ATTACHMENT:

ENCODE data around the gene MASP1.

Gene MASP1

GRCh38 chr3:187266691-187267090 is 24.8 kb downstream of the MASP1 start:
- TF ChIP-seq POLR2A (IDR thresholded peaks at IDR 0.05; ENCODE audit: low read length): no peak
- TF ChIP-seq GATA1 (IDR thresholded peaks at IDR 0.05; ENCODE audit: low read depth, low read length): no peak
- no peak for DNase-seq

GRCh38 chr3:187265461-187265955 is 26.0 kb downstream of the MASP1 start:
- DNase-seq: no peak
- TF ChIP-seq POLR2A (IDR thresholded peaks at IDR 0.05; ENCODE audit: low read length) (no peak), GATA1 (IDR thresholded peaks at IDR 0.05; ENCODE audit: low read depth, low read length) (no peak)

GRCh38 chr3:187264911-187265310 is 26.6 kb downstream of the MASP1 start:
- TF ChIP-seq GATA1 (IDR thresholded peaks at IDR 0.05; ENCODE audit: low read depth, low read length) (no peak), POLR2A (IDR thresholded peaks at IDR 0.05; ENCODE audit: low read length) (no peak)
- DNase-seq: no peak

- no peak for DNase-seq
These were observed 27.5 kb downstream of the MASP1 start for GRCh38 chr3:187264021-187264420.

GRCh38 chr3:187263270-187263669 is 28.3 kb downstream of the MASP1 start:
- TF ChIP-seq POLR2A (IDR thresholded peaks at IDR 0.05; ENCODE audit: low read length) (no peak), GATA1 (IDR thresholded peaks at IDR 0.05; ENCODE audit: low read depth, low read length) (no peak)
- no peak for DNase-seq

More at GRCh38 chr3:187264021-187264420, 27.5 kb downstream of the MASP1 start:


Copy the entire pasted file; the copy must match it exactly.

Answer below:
ENCODE data around the gene MASP1.

Gene MASP1

GRCh38 chr3:187266691-187267090 is 24.8 kb downstream of the MASP1 start:
- TF ChIP-seq POLR2A (IDR thresholded peaks at IDR 0.05; ENCODE audit: low read length): no peak
- TF ChIP-seq GATA1 (IDR thresholded peaks at IDR 0.05; ENCODE audit: low read depth, low read length): no peak
- no peak for DNase-seq

GRCh38 chr3:187265461-187265955 is 26.0 kb downstream of the MASP1 start:
- DNase-seq: no peak
- TF ChIP-seq POLR2A (IDR thresholded peaks at IDR 0.05; ENCODE audit: low read length) (no peak), GATA1 (IDR thresholded peaks at IDR 0.05; ENCODE audit: low read depth, low read length) (no peak)

GRCh38 chr3:187264911-187265310 is 26.6 kb downstream of the MASP1 start:
- TF ChIP-seq GATA1 (IDR thresholded peaks at IDR 0.05; ENCODE audit: low read depth, low read length) (no peak), POLR2A (IDR thresholded peaks at IDR 0.05; ENCODE audit: low read length) (no peak)
- DNase-seq: no peak

- no peak for DNase-seq
These were observed 27.5 kb downstream of the MASP1 start for GRCh38 chr3:187264021-187264420.

GRCh38 chr3:187263270-187263669 is 28.3 kb downstream of the MASP1 start:
- TF ChIP-seq POLR2A (IDR thresholded peaks at IDR 0.05; ENCODE audit: low read length) (no peak), GATA1 (IDR thresholded peaks at IDR 0.05; ENCODE audit: low read depth, low read length) (no peak)
- no peak for DNase-seq

More at GRCh38 chr3:187264021-187264420, 27.5 kb downstream of the MASP1 start: